Monday, November 26, 2012

Cliff Barackman Expands on Hair Sample from Finding Bigfoot Oklahoma Episode

Possible Sasquatch Hair Sample from Finding Bigfoot
Cliff barackman continues his excellent re-caps of the Finding Bigfoot Episode. In his current Finding Bigfoot Cliff Notes, Cliff Barackman covers his meeting of Roger Roberts who had investigated Bigfoot sightings next to a nearby Indian reservation. Below is a short excerpt from his notes on the possible Bigfoot hair sample.

Of most interest to us was the hair sample. The hair sample had been found by a tribal game officer on an animal trail leading from a location where a bigfoot had been recently seen. It was found on some broken branches more than eight feet above the ground, which would seem to rule out that it was buffalo (which are kept nearby), bear, deer, or human hair. Roger had in his possession enough hairs to spare some for us to have tested for DNA material. In hair, all of the viable DNA is found in the medulla, or hollow center shaft of the hair. This is a bit problematic because bigfoot hair tends to have fragmentary medullas, if any is present at all. However, a DNA lab in Oklahoma City called DNA Solutions offered to test the sample to see if any material could be extracted for testing. If nothing else, they could examine the hair and tell us what animals the could eliminate as a possible source for the hairs.  Also of value is that they could get the results back to us in about a week.

Dr. Brandt Cassidy of DNA Solutions was unable to extract any DNA material from the hairs. He said that the samples were just too old and had not been stored in the the optimal way to prevent the gradual breaking down of the DNA material. However, he was clear about a few things. While superficially similar to a person’s hair, the hair did not appear to be human in origin. First off the hair shafts had tapered ends which would indicate that the hairs had never been subjected to a hair cut. Another difference that was found was that the medulla width was different than what is commonly found among humans. I was supplied with photographs of his microscopic analysis, and I was interested in the fact that the hairs showed to have a reddish tinge when lit from behind, even though the hair appeared to be black when viewed against other backgrounds. This reddish tinge is another distinct characteristic of bigfoot hair.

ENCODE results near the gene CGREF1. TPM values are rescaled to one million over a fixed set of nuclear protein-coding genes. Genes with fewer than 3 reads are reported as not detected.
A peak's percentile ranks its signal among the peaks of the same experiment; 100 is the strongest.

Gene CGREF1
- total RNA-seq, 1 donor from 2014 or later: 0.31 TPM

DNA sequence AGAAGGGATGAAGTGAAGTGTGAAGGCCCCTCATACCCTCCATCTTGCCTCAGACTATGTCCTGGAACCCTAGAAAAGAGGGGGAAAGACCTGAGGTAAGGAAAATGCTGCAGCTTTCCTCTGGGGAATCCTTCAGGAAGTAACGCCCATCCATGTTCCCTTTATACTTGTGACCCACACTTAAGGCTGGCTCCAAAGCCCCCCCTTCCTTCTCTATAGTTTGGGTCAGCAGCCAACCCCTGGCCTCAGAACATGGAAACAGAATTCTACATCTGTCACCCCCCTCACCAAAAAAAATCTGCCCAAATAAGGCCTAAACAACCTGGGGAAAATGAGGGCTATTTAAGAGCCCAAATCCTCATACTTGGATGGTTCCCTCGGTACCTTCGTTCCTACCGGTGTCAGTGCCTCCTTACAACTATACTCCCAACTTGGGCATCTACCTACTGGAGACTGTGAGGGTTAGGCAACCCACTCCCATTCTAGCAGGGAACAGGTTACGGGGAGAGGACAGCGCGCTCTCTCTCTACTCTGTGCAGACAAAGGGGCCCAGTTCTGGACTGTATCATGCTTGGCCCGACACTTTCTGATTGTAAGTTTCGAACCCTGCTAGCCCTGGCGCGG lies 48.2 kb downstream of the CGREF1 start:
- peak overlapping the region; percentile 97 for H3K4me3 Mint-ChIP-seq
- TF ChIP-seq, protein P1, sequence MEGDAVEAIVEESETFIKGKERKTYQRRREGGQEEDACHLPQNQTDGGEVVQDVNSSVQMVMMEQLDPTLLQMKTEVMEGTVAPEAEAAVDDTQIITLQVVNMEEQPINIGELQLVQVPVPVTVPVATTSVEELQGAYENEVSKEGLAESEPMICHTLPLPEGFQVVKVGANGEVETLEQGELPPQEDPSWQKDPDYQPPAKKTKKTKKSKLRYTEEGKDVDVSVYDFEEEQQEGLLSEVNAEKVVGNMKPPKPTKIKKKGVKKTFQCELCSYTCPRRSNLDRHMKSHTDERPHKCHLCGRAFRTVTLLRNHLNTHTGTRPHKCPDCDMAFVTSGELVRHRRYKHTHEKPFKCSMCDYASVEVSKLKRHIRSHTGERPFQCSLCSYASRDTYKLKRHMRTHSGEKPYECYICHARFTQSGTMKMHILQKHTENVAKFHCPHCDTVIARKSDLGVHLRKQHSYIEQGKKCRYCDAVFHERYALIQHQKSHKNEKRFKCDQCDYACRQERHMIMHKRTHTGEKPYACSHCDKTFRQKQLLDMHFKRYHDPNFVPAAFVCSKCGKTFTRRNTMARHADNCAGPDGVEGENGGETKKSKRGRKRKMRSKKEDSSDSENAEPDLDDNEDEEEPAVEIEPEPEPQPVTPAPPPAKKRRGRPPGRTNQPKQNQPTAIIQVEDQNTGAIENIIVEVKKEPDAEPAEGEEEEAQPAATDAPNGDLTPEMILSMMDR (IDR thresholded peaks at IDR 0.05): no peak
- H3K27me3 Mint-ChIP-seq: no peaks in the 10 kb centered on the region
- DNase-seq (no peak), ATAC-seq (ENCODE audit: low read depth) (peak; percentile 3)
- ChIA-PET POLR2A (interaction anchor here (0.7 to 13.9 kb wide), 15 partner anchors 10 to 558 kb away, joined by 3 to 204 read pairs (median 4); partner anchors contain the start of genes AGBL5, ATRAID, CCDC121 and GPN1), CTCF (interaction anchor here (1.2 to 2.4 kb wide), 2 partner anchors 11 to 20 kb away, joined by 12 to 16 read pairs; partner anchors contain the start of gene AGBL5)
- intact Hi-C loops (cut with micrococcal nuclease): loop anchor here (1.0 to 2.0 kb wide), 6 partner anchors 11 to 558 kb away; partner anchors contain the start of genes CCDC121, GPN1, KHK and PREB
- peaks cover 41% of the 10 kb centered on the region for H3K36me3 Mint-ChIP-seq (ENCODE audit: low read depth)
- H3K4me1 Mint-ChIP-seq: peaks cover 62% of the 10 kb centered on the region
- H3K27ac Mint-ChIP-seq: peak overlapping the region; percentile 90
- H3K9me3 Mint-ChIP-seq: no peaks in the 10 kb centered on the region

How the hair was delivered
Here is a clip from Finding Bigfoot's Bigfoot CSI episode



You can read Cliff Barackman's entire Oklahoma Episode recap at his website CliffBarackman.com

5 comments:

  1. I don't see anything that disqualifies this being from a squirrel. Would it kill Barackman to restrain his enthusiasm, just once?

    http://squirrely.wordpress.com/2008/03/08/lovely-photo-red-and-black-squirrel/

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    1. Anon, we added a second picture to the post which, among others, are available at CliffBarackman.com. The clump of hairs in the second picture give a little more context to the hair sample.

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    2. Thanks for the clarification, but I saw the episode. I was a little brief, so I'll say more plainly that there are many ways mammal hair can end up in a tree without the aid of a "9 foot" primate rubbing against it. A bird could have brought it up there to make a nest. Not to mention that the hair, which is at least 12 years old (!), looks exactly like something I recently pulled out of my shower drain. It really wasn't one of their strongest shows. It would turn people like me off a lot less if you ran these "investigations" like proper criminal investigations, in which reasonable doubt carries the day. Unlike Bigfooting, forensics is scientific. There is a lot of animosity against scientists and academics around here, but you won't catch the average person accusing cops of being "closed minded." And unlike Finding Bigfoot, cops very often catch their prey.

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  2. I got the impression dna extraction methods had improved purely from the comments of Dr Bryan Sykes, maybe all genetics labs do not have the same facilities.

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  3. The medullar index of your hair seems to be in the region of0.30 which is common for humans. Why would you say it is unlike human in that regard. I agree on the point about the uncut tip and the pigmentation seems somewhat distinct. However the image is too poor to determine the distribution of pigmentation across the cortex, which would help compare with human type hairs. What shape was the root btw.

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